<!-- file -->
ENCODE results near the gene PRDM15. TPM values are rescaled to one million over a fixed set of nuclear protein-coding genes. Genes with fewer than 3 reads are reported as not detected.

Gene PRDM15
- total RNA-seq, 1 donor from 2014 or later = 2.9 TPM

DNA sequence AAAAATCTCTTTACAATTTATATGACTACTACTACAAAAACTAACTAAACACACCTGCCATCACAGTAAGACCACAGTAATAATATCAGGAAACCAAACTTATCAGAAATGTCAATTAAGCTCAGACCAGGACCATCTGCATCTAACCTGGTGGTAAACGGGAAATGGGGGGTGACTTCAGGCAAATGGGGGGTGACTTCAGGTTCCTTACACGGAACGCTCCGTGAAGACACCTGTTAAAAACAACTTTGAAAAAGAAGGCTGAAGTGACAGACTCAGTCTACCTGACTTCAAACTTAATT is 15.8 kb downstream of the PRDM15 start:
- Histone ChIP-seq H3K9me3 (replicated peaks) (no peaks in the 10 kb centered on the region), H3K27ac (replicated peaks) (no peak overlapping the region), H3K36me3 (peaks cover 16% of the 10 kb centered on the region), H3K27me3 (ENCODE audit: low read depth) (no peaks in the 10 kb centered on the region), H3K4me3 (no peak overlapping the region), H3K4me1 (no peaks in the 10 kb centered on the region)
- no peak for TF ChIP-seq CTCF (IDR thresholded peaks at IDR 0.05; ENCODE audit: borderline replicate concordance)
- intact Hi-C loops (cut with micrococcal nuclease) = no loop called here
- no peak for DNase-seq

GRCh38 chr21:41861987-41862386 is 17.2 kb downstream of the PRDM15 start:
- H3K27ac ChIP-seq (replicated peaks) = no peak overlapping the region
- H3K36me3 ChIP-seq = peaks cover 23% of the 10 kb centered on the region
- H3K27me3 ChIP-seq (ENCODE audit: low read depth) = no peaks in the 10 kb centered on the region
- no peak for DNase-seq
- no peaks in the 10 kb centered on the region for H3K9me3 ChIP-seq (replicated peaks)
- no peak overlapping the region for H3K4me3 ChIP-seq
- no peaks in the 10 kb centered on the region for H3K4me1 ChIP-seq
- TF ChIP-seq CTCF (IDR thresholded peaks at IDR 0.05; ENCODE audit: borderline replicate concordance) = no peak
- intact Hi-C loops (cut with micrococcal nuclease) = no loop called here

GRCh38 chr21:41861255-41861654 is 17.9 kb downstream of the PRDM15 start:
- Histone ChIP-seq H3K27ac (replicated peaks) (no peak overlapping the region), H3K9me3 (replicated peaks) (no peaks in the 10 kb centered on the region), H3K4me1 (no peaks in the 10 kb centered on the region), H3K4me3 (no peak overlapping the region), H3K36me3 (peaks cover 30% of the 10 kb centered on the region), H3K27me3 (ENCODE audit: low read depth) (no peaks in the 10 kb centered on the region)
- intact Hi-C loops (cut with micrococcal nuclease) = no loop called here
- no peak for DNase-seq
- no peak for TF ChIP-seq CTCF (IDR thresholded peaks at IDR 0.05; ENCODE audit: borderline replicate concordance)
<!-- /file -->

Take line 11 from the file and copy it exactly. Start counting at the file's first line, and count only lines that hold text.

- H3K36me3 ChIP-seq = peaks cover 23% of the 10 kb centered on the region